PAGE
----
What did they agree to? Unlike a carton of supply-managed milk, NAFTA had no expiry date. The new USMCA, on the other hand, runs out after 16 years—a mechanism called the “sunset clause.” The U.S. had been agitating strongly for a five-year expiry date, after which all three countries would have to review and re-negotiate, but Canada and Mexico held out for a bit more stability. Instead, the USMCA will last 16 years if nothing else is done, and six years from now, the three countries will review the deal and have an option to extend it beyond that term.

RELATED: Trudeau’s biggest threat after NAFTA—himself

What does it mean? Everyone could be thrown back into this same market-churning uncertainty six years from now. And it bears mentioning that when this deal comes up for review, Trump would still be president if he were to win a second term. Buckle up; try not to toss your cookies.

Copyright

What did they agree to? Canada will now extend copyright protection for intellectual property such as music scores, books, computer programs, artworks or sound recordings to 70 years beyond the death of the person who created them. Previously, copyright was protected in Canada for 50 years beyond the life of the author; the change under USMCA brings Canada into line with the U.S. and European Union.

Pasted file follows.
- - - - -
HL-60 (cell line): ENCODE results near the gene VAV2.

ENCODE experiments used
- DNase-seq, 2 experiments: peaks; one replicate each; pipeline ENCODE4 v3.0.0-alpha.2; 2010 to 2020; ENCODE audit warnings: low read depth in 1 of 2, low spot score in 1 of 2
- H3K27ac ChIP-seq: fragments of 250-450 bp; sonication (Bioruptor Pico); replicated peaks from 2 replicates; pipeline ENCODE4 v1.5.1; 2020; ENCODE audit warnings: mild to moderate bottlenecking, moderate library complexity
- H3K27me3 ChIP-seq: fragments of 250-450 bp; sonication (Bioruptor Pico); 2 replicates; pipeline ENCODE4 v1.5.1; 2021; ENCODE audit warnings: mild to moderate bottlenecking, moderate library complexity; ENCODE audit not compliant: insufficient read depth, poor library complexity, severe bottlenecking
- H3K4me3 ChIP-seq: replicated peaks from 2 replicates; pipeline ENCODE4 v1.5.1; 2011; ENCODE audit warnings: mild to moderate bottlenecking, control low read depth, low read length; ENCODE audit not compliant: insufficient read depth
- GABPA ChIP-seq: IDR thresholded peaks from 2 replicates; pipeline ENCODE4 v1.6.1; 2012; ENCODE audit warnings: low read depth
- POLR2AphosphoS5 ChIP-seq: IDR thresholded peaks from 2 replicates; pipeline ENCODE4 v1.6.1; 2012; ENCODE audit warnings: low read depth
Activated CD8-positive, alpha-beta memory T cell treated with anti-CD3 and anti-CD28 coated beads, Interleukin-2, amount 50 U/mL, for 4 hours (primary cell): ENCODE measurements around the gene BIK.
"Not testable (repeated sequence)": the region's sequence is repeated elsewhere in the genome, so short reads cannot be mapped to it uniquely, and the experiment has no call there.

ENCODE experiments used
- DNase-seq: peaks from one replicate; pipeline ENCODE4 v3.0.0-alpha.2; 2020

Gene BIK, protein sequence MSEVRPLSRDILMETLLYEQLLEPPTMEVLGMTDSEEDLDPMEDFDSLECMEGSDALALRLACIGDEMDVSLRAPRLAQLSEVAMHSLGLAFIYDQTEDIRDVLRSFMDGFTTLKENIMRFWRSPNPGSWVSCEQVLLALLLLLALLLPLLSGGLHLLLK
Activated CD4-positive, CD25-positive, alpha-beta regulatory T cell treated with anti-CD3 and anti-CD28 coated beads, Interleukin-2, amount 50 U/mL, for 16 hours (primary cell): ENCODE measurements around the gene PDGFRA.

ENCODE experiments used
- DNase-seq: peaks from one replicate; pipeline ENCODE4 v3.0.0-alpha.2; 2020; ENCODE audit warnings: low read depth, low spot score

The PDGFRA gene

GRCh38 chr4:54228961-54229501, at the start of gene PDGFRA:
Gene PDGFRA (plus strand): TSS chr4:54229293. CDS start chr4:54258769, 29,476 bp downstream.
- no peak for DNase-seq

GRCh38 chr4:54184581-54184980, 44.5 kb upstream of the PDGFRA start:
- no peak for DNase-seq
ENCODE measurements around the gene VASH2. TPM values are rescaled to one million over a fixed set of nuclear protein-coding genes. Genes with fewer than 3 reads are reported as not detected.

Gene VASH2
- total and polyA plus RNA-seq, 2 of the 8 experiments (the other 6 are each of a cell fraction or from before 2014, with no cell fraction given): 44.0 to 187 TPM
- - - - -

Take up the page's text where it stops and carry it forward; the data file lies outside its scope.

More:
What does it mean? It’s good news for the estates of people who create copyrighted works, which will now reap the financial rewards of holding onto the rights for an extra 20 years. But it will make things more expensive for anyone who wants to use those works. “The cost will be significant, locking down works from the public domain for decades and potentially increasing educational costs by millions of dollars,” Michael Geist, Canada Research Chair in internet and e-commerce law at the University of Ottawa, wrote in a blog post analyzing the deal.

Drugs

What did they agree to? Part of the agreement concerned biologic drugs, which are cutting-edge medications such as vaccines and gene therapy that are isolated from natural sources and often produced by biotechnology (in contrast to the majority of drugs, which are chemically synthesized). The USMCA extends the length of time newly developed drugs in this class will be protected from generic competitors. Canada had previously agreed to eight years, and the U.S. wanted its trading partners to up that to 12 this time around; they compromised and the new term will be 10 years.

RELATED: Trump wins, but not enough for Trudeau to lose